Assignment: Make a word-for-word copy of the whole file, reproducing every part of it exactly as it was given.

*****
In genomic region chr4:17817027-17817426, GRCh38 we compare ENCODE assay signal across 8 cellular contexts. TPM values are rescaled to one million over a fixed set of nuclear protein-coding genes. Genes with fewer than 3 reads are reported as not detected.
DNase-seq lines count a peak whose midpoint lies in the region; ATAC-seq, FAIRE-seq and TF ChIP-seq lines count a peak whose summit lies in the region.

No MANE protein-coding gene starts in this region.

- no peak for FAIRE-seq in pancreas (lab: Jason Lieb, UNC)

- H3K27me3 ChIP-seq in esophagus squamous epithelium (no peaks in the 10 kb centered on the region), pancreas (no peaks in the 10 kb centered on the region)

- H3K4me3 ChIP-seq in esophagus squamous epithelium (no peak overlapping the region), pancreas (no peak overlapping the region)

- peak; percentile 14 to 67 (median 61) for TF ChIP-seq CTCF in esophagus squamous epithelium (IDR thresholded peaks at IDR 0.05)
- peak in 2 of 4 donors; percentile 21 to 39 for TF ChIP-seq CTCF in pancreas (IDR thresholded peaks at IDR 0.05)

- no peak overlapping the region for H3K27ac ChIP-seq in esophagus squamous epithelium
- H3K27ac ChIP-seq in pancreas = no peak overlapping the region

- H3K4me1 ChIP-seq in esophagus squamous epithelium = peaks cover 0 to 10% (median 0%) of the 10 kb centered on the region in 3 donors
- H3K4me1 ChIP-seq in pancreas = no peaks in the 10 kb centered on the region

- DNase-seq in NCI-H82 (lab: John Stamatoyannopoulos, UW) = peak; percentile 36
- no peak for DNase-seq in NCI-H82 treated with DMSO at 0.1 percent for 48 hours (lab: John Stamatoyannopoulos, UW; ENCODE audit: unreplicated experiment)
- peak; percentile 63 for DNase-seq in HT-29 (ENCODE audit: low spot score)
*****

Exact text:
In genomic region chr4:17817027-17817426, GRCh38 we compare ENCODE assay signal across 8 cellular contexts. TPM values are rescaled to one million over a fixed set of nuclear protein-coding genes. Genes with fewer than 3 reads are reported as not detected.
DNase-seq lines count a peak whose midpoint lies in the region; ATAC-seq, FAIRE-seq and TF ChIP-seq lines count a peak whose summit lies in the region.

No MANE protein-coding gene starts in this region.

- no peak for FAIRE-seq in pancreas (lab: Jason Lieb, UNC)

- H3K27me3 ChIP-seq in esophagus squamous epithelium (no peaks in the 10 kb centered on the region), pancreas (no peaks in the 10 kb centered on the region)

- H3K4me3 ChIP-seq in esophagus squamous epithelium (no peak overlapping the region), pancreas (no peak overlapping the region)

- peak; percentile 14 to 67 (median 61) for TF ChIP-seq CTCF in esophagus squamous epithelium (IDR thresholded peaks at IDR 0.05)
- peak in 2 of 4 donors; percentile 21 to 39 for TF ChIP-seq CTCF in pancreas (IDR thresholded peaks at IDR 0.05)

- no peak overlapping the region for H3K27ac ChIP-seq in esophagus squamous epithelium
- H3K27ac ChIP-seq in pancreas = no peak overlapping the region

- H3K4me1 ChIP-seq in esophagus squamous epithelium = peaks cover 0 to 10% (median 0%) of the 10 kb centered on the region in 3 donors
- H3K4me1 ChIP-seq in pancreas = no peaks in the 10 kb centered on the region

- DNase-seq in NCI-H82 (lab: John Stamatoyannopoulos, UW) = peak; percentile 36
- no peak for DNase-seq in NCI-H82 treated with DMSO at 0.1 percent for 48 hours (lab: John Stamatoyannopoulos, UW; ENCODE audit: unreplicated experiment)
- peak; percentile 63 for DNase-seq in HT-29 (ENCODE audit: low spot score)